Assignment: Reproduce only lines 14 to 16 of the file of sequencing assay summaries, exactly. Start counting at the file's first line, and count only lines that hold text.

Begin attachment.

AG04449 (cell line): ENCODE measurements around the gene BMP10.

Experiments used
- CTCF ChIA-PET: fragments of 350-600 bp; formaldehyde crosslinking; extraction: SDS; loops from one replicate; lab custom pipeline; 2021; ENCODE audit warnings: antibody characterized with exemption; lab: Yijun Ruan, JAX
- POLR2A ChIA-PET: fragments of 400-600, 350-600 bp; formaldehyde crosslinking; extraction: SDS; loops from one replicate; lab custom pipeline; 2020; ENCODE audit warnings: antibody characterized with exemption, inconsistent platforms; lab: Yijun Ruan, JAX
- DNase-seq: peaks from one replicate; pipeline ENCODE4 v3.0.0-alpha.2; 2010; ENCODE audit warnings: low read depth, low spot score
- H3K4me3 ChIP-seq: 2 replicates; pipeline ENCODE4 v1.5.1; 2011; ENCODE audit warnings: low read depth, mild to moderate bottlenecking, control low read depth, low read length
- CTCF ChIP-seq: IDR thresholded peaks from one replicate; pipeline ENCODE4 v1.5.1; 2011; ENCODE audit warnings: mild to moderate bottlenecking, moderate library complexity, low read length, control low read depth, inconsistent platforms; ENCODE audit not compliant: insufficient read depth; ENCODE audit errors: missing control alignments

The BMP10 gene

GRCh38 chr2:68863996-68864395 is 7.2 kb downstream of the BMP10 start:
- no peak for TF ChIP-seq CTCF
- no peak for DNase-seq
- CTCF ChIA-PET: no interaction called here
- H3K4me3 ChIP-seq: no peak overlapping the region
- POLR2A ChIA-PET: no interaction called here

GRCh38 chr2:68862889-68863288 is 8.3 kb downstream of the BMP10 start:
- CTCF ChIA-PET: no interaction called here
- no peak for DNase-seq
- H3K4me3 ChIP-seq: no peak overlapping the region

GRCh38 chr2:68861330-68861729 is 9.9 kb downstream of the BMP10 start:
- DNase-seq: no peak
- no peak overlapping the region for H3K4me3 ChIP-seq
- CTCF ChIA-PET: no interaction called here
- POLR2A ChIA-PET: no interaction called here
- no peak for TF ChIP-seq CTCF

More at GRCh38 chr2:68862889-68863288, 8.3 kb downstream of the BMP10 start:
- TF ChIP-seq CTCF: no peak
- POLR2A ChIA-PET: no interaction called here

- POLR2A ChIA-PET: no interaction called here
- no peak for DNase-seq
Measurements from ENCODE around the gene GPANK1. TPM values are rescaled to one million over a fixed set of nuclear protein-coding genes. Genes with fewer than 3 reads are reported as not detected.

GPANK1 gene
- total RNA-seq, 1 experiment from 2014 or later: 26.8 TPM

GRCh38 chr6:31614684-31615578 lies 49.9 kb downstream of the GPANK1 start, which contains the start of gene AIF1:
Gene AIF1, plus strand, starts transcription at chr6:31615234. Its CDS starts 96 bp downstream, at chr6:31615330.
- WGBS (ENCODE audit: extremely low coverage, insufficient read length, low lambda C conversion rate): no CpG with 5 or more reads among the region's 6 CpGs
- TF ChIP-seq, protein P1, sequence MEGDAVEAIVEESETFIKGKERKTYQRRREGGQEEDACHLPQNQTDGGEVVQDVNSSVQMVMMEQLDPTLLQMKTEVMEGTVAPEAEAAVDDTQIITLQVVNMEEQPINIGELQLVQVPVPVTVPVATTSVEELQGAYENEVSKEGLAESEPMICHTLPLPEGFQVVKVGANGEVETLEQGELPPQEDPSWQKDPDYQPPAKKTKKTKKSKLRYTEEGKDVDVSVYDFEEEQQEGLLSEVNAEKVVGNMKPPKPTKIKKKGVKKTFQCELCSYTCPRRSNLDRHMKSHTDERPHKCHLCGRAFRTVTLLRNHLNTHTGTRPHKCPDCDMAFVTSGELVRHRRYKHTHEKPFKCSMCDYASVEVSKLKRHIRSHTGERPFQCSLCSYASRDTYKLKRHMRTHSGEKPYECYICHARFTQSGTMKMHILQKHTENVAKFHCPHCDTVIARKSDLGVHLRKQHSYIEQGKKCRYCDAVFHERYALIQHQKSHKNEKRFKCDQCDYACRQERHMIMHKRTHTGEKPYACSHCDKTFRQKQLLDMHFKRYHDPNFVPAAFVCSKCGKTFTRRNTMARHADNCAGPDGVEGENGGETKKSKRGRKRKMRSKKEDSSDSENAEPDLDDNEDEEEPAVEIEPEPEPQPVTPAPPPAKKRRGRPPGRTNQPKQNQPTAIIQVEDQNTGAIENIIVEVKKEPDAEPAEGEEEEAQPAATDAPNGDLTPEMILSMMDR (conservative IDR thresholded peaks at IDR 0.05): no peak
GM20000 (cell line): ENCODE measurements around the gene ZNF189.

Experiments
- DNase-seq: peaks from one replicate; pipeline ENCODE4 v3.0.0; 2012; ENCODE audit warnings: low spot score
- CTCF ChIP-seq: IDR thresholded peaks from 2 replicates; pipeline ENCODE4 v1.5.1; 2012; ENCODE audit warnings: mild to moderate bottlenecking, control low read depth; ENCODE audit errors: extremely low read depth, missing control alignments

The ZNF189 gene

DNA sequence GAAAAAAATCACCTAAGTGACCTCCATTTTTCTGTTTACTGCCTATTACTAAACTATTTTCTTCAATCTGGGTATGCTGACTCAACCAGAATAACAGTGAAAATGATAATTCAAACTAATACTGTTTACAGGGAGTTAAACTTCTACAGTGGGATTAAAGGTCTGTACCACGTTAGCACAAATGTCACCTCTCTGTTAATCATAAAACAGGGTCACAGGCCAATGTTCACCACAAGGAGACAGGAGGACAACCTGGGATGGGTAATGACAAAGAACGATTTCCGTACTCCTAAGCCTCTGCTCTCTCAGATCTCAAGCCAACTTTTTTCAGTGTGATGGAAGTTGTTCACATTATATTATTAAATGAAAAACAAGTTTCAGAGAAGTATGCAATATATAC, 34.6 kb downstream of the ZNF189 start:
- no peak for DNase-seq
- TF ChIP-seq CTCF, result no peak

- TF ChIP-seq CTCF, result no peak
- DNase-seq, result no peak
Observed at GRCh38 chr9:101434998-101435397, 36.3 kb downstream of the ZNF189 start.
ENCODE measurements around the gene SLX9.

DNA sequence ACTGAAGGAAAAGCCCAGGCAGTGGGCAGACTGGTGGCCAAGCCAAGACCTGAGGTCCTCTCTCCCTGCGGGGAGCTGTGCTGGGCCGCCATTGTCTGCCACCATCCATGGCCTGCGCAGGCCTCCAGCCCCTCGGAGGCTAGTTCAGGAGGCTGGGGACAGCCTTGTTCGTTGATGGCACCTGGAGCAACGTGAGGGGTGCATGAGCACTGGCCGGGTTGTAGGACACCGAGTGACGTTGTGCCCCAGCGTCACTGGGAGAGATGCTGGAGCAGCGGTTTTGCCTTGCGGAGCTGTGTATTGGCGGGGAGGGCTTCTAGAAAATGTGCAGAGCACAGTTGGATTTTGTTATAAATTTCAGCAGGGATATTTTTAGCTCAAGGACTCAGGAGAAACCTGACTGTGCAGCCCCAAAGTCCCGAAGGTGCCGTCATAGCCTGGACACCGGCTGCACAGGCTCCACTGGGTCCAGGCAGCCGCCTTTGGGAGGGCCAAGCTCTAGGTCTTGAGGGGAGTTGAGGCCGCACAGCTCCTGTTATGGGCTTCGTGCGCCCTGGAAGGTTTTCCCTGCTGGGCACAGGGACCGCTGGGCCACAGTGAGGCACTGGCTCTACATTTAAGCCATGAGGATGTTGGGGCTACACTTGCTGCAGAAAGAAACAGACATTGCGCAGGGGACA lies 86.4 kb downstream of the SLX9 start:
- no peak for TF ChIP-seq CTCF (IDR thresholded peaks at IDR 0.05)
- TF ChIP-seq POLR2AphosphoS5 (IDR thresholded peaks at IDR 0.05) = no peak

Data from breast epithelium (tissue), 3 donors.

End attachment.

- POLR2A ChIA-PET: no interaction called here

GRCh38 chr2:68862889-68863288 is 8.3 kb downstream of the BMP10 start:
- CTCF ChIA-PET: no interaction called here